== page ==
Goldman Sachs Predicts How Quick Coronavirus Vaccines Will Be Adopted Worldwide

A health worker injects a person during clinical trials for a Covid-19 vaccine at the Research Centers of America in Hollywood, Florida.

Eva Marie Uzcategui | Bloomberg | Getty Images

Investment bank Goldman Sachs has forecast that by fall 2021, more than 70% of people in developed countries will be vaccinated against the coronavirus.

In a note released last week, Goldman economists Daan Struyven and Sid Bhushan laid out a vaccination schedule using a combination of supply estimates (using data from leading vaccine developers Pfizer-BioNTech, Moderna, AstraZeneca, Novavax and Johnson & Johnson) and the Demand fixed. using data from consumer surveys.

They said they expected the first doses of coronavirus vaccines to go to high-risk groups in the US from mid-December.

Approval and launch of vaccines would deliver “significant public health benefits,” added the economists, from the first quarter of next year, with half of the US and Canada’s populations expected to be vaccinated in April.

Goldman expects the US Food and Drug Administration to approve Pfizer-BioNTech and Moderna vaccines in the coming weeks. The FDA Advisory Committee meeting will be on December 10th and possibly December 17th.

Moderna said Monday that it will ask the FDA for emergency clearance later in the day after new data confirmed that its vaccine was more than 94.1% effective in preventing the coronavirus and was safe.

In the US, Operation Warp Speed’s advisor, Dr. Moncef Slaoui, told CNBC earlier this month that the government was ready to begin immunizing individuals within 24 hours of the FDA receiving emergency approvals for the vaccines. He also said the US will be handing out 35 to 40 million doses of a vaccine in December.

On Friday, Dr. Slaoui informed CNBC that Americans could expect a “substantial normalization” by summer 2021.

Europe and elsewhere

Turning to Europe, Goldman said the European Medicines Agency is expected to approve the leading vaccines by the end of the year, based on comments from European Commission President Ursula von der Leyen.

Economists expected Britain to vaccinate half of its population in March. Meanwhile, they forecast the European Union, Japan and Australia would reach this level of immunization in May.

In their projections, Struyven and Bhashan assume that vaccine production will slowly increase early next year and that the developers will achieve their production goals. Economists also used sales contracts from different countries to forecast supply and responses to surveys such as the Ipsos global survey to assess demand.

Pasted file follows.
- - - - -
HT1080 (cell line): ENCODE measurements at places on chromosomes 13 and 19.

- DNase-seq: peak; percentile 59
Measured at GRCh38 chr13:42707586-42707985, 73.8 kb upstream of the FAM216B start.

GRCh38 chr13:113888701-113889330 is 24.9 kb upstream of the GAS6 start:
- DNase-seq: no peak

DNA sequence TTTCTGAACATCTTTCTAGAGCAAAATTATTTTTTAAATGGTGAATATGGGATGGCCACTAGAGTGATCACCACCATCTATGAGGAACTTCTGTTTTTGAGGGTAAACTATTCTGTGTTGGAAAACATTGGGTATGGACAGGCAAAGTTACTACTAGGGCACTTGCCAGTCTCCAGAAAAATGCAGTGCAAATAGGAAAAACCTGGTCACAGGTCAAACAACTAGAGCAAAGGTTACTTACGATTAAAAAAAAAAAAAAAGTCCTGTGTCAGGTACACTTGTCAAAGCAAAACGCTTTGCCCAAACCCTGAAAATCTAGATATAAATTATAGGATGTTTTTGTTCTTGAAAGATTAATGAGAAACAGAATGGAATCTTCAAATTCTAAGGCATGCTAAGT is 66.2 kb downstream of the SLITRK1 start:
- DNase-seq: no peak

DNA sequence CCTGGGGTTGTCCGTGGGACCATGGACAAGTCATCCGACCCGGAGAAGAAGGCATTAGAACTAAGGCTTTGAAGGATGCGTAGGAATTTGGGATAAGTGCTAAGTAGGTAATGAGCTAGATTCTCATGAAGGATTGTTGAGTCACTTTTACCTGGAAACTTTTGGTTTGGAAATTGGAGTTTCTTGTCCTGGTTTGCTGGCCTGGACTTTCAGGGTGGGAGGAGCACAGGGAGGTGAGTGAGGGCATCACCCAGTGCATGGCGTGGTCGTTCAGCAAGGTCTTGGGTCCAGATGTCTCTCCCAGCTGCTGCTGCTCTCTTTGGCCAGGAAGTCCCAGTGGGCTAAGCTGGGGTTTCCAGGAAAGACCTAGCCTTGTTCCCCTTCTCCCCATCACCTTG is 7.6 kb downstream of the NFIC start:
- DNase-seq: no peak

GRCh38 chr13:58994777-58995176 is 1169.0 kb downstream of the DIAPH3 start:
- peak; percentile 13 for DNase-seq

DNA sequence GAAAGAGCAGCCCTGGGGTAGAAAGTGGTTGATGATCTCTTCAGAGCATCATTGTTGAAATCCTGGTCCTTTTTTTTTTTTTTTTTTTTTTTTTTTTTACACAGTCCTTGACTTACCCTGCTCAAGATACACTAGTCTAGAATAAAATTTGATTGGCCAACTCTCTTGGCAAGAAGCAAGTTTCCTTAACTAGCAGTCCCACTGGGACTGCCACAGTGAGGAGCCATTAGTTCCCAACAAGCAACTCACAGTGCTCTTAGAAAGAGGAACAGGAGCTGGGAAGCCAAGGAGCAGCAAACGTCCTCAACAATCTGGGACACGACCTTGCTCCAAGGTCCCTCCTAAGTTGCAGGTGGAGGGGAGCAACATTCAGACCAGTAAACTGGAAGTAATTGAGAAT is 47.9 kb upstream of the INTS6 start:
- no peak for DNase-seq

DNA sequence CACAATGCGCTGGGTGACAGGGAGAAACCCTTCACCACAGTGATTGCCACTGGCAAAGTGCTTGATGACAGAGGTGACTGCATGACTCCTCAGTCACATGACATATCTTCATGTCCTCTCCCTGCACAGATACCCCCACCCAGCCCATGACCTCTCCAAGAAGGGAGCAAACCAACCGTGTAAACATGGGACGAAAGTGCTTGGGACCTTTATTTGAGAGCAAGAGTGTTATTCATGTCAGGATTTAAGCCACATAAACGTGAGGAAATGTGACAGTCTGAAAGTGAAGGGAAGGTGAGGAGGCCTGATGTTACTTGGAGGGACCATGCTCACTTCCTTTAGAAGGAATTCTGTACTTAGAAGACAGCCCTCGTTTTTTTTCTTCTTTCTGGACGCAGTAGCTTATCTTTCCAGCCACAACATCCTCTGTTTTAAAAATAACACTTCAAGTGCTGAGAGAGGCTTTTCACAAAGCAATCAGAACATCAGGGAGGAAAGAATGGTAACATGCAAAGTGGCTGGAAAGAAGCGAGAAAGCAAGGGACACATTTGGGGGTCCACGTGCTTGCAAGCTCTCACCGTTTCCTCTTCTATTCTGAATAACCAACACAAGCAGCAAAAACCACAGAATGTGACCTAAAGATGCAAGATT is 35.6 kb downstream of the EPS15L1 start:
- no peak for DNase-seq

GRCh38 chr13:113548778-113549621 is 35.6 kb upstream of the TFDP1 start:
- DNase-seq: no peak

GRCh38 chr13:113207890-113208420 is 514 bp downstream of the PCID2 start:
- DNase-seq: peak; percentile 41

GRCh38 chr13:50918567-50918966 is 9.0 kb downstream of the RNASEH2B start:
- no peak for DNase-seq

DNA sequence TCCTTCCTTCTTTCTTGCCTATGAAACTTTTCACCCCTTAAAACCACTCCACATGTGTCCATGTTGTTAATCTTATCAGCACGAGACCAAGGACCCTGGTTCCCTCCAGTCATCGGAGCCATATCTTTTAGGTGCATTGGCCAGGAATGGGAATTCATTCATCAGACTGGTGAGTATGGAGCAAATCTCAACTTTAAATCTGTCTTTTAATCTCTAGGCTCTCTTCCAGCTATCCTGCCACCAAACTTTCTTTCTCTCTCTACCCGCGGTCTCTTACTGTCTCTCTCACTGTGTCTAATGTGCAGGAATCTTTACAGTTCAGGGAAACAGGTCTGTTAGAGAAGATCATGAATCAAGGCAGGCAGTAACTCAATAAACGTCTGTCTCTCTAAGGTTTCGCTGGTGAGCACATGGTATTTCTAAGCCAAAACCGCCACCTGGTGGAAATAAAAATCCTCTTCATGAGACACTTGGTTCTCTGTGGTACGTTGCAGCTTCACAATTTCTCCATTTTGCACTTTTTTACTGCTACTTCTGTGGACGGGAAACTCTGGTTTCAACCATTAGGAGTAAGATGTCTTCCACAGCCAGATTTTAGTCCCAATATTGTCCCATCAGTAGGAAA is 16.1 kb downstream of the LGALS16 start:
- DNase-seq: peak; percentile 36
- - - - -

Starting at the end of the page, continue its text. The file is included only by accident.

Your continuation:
In all developed markets, they expected children under the age of 12 to be vaccinated from October 2021 after vaccine production became “plentiful” in the middle of the second quarter.

Disadvantage scenario

However, Struyven and Bhashan also put forward a downside scenario where both AstraZeneca’s and Johnson & Johnson’s vaccines fail and the demand for vaccinations weakens.

Unlike the other front-runners from Pfizer-BioNTech and Moderna, the candidates from AstraZeneca and Johnson & Johnson are “viral vector” vaccines, which use a weakened version of a virus.

In addition to the vaccines from the US drug manufacturers Pfizer-BioNTech and Moderna, the British pharmaceutical company AstraZeneca has also published promising interim results from its Covid-19 vaccine trials. However, on Friday, Oxford University and World Health Organization scientists said that after some concerns from US experts, more data from AstraZeneca’s vaccine studies would be needed to determine safety and effectiveness.

The economists’ scenario also took into account unexpectedly low demand for vaccines.

“This scenario shows slower vaccinations in Europe that are more reliant on these developers (AstraZeneca and Johnson & Johnson), but also less medium-term vaccinations elsewhere due to weaker demand that appears most fragile in the US and Japan,” they wrote.

Australia and Canada would be most resilient to this scenario, said Struyven and Bhashan, as they have a greater variety of vaccine supply contracts and, according to survey data, have greater demand for immediate immunization.

However, Goldman’s baseline forecast is that widespread immunization against the coronavirus would “accelerate global growth” by the second quarter of next year.

– CNBC’s Noah Higgins-Dunn contributed to this article.

Comments are closed.